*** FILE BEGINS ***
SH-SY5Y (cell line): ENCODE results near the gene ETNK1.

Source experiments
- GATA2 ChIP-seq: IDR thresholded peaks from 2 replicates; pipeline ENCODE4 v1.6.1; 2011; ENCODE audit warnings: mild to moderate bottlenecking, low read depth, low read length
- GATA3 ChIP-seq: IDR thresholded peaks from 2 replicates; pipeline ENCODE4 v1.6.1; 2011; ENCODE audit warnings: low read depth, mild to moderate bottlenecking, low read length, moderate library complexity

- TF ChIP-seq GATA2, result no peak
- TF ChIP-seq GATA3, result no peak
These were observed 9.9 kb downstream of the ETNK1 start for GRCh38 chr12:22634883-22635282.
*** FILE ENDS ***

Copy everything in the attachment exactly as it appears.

SH-SY5Y (cell line): ENCODE results near the gene ETNK1.

Source experiments
- GATA2 ChIP-seq: IDR thresholded peaks from 2 replicates; pipeline ENCODE4 v1.6.1; 2011; ENCODE audit warnings: mild to moderate bottlenecking, low read depth, low read length
- GATA3 ChIP-seq: IDR thresholded peaks from 2 replicates; pipeline ENCODE4 v1.6.1; 2011; ENCODE audit warnings: low read depth, mild to moderate bottlenecking, low read length, moderate library complexity

- TF ChIP-seq GATA2, result no peak
- TF ChIP-seq GATA3, result no peak
These were observed 9.9 kb downstream of the ETNK1 start for GRCh38 chr12:22634883-22635282.